Australia’s most cancelled flight revealed

Jetstar was found the be the least reliable carrier in March, with 7.1 per cent of its domestic flights cancelled. Picture: NCA NewsWire / Jeremy Piper

Nearly one in 10 flights from Melbourne to Sydney were cancelled in March as Australia’s airline industry continues its sluggish recovery from the pandemic, new figures have revealed.

The damning findings from the Bureau of Infrastructure and Transport Research Economics (BITRE) have also found Jetstar to be the least reliable carrier, with 7.1 per cent of its services cancelled.

That was followed by Virgin Australia Regional Airlines at 5.6 per cent and Qantas at 3.6 per cent.

In their monthly aviation performance statistics, the BITRE found the Melbourne-Sydney route had the highest number of cancellations in March, with a total of 414 cancelled flights between both cities.

“This month’s on time arrivals figure was significantly lower than the long term average performance for all routes (81.5 per cent),” the report states.

“The on time departures figure was also significantly lower than the long term average (82.7 per cent).

“The rate of cancellations (2.5 per cent) was higher than the long term average of 2.1 per cent.”

Bad weather and persistent headaches with supply chain issues, including staffing availabilities, have all been blamed for problems with route cancellations.

Qantas has announced plans to hire another 30,000 frontline staff over the next 10 years – part of their efforts to bounce back from a difficult few years from Covid-19.

Jetstar is taking similar steps, as they look to hire more staff and invest in new aircraft.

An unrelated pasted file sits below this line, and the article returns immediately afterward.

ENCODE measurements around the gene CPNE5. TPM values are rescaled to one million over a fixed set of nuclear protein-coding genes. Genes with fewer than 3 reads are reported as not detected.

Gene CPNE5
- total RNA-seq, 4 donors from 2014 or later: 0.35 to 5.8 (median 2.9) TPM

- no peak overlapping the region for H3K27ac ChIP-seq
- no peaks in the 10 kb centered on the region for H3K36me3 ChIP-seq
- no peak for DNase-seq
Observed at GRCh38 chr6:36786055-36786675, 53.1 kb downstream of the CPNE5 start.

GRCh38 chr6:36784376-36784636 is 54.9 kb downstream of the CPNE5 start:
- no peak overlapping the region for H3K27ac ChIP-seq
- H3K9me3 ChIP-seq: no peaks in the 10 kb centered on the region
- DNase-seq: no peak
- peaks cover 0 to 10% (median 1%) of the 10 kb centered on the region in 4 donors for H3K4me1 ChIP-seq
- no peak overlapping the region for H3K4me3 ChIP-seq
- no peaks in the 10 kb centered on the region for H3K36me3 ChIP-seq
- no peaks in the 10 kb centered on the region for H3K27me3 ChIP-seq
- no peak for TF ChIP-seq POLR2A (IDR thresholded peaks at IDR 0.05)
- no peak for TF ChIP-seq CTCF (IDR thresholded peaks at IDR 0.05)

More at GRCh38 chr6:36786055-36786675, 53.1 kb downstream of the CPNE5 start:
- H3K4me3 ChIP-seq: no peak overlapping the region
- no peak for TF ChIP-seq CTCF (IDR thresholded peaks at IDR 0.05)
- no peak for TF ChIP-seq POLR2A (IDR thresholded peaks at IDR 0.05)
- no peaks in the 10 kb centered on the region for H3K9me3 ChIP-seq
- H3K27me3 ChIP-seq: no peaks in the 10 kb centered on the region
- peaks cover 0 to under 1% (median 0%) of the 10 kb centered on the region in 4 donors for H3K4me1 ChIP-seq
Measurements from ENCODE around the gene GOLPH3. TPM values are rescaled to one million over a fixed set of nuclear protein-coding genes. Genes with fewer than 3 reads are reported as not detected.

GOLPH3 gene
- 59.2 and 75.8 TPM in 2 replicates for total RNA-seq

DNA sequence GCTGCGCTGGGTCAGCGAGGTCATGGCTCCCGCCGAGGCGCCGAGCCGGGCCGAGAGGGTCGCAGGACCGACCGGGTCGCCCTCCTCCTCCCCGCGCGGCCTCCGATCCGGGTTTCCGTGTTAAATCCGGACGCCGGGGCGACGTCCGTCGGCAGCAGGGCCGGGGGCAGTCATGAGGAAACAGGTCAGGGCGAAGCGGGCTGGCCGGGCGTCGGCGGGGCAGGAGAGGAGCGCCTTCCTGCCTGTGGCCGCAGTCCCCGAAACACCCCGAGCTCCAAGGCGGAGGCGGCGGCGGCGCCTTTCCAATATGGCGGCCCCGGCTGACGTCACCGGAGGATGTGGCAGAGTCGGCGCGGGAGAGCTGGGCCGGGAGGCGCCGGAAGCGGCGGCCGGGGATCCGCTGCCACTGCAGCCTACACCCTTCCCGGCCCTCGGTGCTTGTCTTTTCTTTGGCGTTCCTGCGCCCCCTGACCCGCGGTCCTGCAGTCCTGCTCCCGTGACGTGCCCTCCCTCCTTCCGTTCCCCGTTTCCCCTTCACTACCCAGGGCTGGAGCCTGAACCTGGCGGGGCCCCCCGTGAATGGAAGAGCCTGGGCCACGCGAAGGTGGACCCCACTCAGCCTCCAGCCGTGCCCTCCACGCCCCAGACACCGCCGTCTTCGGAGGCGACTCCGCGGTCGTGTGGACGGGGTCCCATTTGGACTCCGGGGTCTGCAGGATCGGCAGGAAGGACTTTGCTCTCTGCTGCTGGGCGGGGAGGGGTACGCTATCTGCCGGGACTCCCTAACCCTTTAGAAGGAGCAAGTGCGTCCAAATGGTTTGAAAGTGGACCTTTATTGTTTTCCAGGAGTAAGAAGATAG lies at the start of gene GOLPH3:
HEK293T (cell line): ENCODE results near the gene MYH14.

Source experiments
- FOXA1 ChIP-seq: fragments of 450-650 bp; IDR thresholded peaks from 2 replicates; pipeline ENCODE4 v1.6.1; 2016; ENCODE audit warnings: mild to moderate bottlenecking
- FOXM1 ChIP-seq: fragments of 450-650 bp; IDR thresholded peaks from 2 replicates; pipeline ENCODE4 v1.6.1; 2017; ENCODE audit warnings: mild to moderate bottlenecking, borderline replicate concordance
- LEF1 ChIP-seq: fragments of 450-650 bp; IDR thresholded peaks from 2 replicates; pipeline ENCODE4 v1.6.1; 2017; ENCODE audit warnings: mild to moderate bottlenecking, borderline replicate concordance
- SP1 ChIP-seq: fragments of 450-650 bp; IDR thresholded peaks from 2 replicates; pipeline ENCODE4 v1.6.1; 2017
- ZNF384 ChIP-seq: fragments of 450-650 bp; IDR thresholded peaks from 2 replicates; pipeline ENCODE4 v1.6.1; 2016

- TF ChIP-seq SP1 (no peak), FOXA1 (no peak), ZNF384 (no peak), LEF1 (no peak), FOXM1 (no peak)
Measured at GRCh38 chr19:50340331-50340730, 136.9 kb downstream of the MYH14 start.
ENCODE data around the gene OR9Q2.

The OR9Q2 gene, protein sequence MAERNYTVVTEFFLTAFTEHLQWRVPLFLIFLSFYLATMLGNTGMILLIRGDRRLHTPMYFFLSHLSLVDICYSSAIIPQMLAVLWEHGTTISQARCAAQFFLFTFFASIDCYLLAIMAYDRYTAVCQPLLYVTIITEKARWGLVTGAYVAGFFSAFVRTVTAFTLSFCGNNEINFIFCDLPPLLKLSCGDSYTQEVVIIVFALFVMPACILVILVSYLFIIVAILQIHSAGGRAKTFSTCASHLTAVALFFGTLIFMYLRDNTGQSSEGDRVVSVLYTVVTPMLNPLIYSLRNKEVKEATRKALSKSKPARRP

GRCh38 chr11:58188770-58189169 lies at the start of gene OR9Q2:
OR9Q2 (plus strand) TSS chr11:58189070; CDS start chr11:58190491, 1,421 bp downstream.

“We know there’s more to be done to improve our punctuality,” said a Jetstar spokesperson, “and we continue to invest in new aircraft, recruit more staff in customer service, engineering and operational roles and upgrade our systems and processes to provide a more consistently reliable schedule.”

Jetstar was found the be the least reliable carrier in March, with 7.1 per cent of its domestic flights cancelled. Picture: NCA NewsWire / Jeremy Piper

The report found Canberra remained the most reliable airport, with the report finding 76.2 per cent of flights over March departed on time.

This was followed by Darwin, with 72.9 per cent of flights leaving on time, and Brisbane at 72.9 per cent.

But only 66.5 per cent of flights were taking off on time at Hobart, followed by Sydney (69.4 per cent) and Perth (69.8 per cent).

BITRE defines flights as being on time if they arrive or depart within 15 minutes after the time shown in the carrier’s schedule.

Sydney Airport in particular struggles with its own challenges brought about by the slot system, and the 80-20 rule.

The two schemes, which have been criticised by Australia’s competition watchdog, dictate how many flight times, or slots, can be allocated every hour.

An airline can effectively hold a slot indefinitely as long as it uses the service 80 per cent of the time; carries have been known to cancel less popular flights in order to bump those passengers onto flights operating under more sought-after slots in order to hang onto them.

The Federal Government’s Harris Review, which looked at Sydney Airport’s demand management, is set to inform reworking of legislation due to sunset in April 2024.

graph showing on-time flights and cancellations
BITRE data showing on-time flight arrivals and departures, as well as cancellations, since the start of the Covid-19 pandemic in March 2020.

Last Thursday, Sydney Airport reported a total of 3,166,000 passengers passing through over March.

That marked an 86.7 per cent increase on figures from March 2019 – something Sydney Airport chief Geoff Culbert said indicated a strong post-Covid recovery from travellers.

“For the first time since the Australian border reopened to tourists, international passenger numbers have cracked the 80 per cent recovery mark, with many airlines increasing capacity,” he said.

“With China now open for business, and the European and North American summer almost here, we anticipate our international traffic will continue to pick up in the coming months.”